Agriculture was also developing elsewhere. It was spreading to Greece. Around 6000 BCE, agriculture was developing independently among hunter-gatherers in southern Mexico. In North Africa along the upper Nile River, people were growing sorghum, millet and wheat. By 5500, people were planting crops in China. By 4500, agriculture had spread from Greece into central Europe where, by 4000 BCE, people were using a wooden plow.

By the year 4500, farming had reappeared in Africa south of the Sahara in the Niger Basin in the West. The Sahara at this time was grass and woodland with an abundance of rainfall, rivers, lakes, fish and aquatic life. People there were growing crops and raising sheep, goats and cattle.

Farming created more food, and more food made possible more people. More people kept farming communities on the brink of inadequate nutrition. And farmers were more dependent on nature than were hunter-gatherers, who were free to drift from drought to areas that had more game and wild foods. Domesticated plants were vulnerable to insect ravages in ways that wild plants were not. Archaeologists have found in the bones of children in agricultural societies more signs of malnutrition than that of people living from hunting and gathering, and the average height of early farming populations has been discovered to be shorter than that of hunter-gatherers.

Also, more populous societies lived amid a greater lack of sanitation. People were careless about their refuse, their sewage and water supply. They knew nothing about bacteria, and their ignorance was costly. They suffered from disease epidemics that had been rare among hunter-gatherers. Perhaps fewer than half of the children of agricultural societies lived past the age of ten.

Fertility Gods

Needing rain for their crops, people in agricultural societies tried evoking magic in the form of imitation. Where frogs came out when it rained, witchdoctors might croak like frogs to suggest to their gods that they should start the rain.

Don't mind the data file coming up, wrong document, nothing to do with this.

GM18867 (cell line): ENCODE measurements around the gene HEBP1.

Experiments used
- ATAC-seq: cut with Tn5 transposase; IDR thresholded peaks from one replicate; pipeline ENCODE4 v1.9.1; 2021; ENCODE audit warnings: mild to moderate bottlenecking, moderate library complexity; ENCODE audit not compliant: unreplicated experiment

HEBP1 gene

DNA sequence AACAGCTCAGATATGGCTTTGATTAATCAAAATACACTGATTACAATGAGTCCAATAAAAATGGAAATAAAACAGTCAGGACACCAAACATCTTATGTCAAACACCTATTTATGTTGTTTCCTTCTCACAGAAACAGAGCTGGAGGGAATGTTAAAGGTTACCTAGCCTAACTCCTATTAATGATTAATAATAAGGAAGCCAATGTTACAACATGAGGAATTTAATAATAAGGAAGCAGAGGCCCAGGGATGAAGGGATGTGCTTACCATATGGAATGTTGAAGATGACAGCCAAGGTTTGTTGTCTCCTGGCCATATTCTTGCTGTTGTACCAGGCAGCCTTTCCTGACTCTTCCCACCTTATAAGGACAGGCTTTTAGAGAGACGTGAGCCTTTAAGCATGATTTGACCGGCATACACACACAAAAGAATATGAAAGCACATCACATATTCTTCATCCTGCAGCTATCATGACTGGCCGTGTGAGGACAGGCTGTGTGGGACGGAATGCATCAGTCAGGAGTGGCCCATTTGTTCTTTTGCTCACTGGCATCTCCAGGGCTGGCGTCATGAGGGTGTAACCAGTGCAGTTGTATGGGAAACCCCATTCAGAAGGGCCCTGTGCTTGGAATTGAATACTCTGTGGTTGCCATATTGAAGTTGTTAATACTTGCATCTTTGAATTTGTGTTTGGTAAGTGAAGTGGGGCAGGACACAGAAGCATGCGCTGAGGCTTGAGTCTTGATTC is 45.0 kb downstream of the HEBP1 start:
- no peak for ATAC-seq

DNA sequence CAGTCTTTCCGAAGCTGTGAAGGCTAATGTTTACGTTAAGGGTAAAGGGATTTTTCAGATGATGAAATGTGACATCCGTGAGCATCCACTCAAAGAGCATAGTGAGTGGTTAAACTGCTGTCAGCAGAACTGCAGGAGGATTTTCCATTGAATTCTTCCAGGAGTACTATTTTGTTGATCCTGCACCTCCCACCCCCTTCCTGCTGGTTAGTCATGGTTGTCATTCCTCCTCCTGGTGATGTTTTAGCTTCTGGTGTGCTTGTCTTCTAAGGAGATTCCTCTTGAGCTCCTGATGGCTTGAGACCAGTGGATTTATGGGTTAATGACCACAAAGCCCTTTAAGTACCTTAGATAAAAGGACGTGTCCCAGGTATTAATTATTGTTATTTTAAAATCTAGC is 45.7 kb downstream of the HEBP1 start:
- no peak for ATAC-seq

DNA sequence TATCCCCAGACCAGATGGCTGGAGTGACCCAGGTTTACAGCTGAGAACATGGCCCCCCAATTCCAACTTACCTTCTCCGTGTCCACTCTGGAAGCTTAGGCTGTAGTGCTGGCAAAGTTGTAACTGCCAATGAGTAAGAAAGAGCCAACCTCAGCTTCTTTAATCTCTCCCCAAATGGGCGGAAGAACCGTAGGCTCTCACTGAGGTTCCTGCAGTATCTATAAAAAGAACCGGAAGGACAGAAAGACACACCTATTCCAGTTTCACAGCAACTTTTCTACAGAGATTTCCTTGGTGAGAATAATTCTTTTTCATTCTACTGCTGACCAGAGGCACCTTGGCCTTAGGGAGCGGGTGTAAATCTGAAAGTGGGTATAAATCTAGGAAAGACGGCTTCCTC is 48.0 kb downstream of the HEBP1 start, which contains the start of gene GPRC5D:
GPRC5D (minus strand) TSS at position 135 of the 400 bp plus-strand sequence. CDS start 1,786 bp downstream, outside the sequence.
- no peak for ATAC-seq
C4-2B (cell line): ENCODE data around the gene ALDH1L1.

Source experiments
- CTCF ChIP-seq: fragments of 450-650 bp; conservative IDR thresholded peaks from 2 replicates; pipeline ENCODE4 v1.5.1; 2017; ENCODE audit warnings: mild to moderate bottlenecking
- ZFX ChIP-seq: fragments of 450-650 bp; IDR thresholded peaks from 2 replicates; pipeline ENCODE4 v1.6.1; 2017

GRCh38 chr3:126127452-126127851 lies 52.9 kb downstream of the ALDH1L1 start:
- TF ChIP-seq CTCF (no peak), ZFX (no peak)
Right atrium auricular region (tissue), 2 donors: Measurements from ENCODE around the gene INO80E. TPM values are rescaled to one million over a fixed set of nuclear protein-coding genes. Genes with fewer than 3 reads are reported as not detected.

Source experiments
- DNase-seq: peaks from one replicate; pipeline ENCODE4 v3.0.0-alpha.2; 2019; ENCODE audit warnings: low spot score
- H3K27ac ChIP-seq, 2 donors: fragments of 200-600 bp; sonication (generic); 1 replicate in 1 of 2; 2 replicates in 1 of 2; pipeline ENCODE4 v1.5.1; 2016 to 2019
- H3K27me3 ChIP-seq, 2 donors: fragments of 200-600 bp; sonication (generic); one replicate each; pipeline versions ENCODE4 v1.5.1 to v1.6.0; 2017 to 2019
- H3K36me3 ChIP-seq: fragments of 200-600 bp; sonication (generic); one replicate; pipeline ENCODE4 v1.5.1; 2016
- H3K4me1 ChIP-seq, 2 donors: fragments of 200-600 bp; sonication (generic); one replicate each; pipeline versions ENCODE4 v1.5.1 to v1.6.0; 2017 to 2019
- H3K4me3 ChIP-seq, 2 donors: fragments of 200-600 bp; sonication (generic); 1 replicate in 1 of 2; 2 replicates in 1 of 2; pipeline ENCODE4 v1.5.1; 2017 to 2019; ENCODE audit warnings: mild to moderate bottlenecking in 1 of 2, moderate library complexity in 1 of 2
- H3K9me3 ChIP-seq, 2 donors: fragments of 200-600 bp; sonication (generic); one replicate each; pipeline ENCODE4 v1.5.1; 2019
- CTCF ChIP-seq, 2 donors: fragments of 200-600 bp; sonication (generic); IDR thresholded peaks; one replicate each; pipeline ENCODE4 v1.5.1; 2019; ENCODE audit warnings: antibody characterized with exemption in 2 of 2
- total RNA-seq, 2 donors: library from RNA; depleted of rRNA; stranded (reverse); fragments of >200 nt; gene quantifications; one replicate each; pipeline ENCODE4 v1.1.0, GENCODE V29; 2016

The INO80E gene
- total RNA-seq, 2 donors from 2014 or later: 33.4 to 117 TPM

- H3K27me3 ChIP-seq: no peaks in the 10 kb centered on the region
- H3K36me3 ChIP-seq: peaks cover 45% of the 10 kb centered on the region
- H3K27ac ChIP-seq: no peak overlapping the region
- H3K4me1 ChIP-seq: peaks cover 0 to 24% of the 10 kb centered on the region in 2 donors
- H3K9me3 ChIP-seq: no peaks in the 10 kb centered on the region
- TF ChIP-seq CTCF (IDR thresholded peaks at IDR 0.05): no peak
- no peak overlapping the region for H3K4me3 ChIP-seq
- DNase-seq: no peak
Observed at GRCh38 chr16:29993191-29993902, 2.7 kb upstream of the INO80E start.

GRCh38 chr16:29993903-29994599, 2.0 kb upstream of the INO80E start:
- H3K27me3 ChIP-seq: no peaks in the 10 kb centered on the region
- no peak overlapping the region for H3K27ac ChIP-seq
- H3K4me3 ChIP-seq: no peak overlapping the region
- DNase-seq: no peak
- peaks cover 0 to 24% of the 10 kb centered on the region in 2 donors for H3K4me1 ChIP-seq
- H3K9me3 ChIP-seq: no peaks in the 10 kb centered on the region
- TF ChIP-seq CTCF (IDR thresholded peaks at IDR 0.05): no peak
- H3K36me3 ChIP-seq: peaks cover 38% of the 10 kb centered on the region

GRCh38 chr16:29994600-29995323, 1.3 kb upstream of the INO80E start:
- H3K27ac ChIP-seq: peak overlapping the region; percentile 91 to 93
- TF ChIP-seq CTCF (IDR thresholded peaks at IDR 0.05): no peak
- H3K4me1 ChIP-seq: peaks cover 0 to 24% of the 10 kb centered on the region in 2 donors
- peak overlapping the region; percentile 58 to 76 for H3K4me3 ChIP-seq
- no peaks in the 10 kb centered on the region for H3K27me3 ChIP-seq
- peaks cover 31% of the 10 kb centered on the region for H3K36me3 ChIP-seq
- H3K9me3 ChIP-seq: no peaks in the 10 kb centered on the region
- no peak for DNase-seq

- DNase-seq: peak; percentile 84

With agriculture came gods of fertility. Farmers knew enough about fertility to associate it with sexual intercourse. They believed that their gods created sexually, a father and mother god having created son and daughter gods, and men and women copulated in their fields as religious ritual to suggest to their gods that they should make their crops grow.

Where growing seasons passed, people saw their fertility god as having died, and when the growing season returned they saw their god as having been resurrected -- the beginning of resurrection as a concept. One such god worshipped by the Greeks was Adonis. Adonis was believed to spend his annual death with the goddess Persephone in Hades -- otherwise known as hell. Each year when the growing season returned he was seen to have been resurrected, and he was believed to be living in blissful union with the fertility goddess of love, Aphrodite.

In agricultural societies, misfortune was explained as the work of displeased gods, and early farmers were eager to please the gods by sending them what gifts they could. It was believed that killing someone or an animal sent that creature, in the form of spirit, to the invisible world of the gods. People saw the sending of one or a few members of their society to the gods as a good bargain insofar as it served the survival of the entire society. Or someone might be sacrificed who had been a stranger seized on some pathway or held captive from war -- solving the problem what to do with a war captive, who would otherwise draw on the people’s precious supply of food.

Animal and human sacrifices appear to have been less prevalent in societies of hunter-gatherers, such as those on the plains of North America and in Australia. Sacrificing people took place among agricultural people in India, Egypt and elsewhere in agricultural Africa and among the farmers of Europe and the Middle East.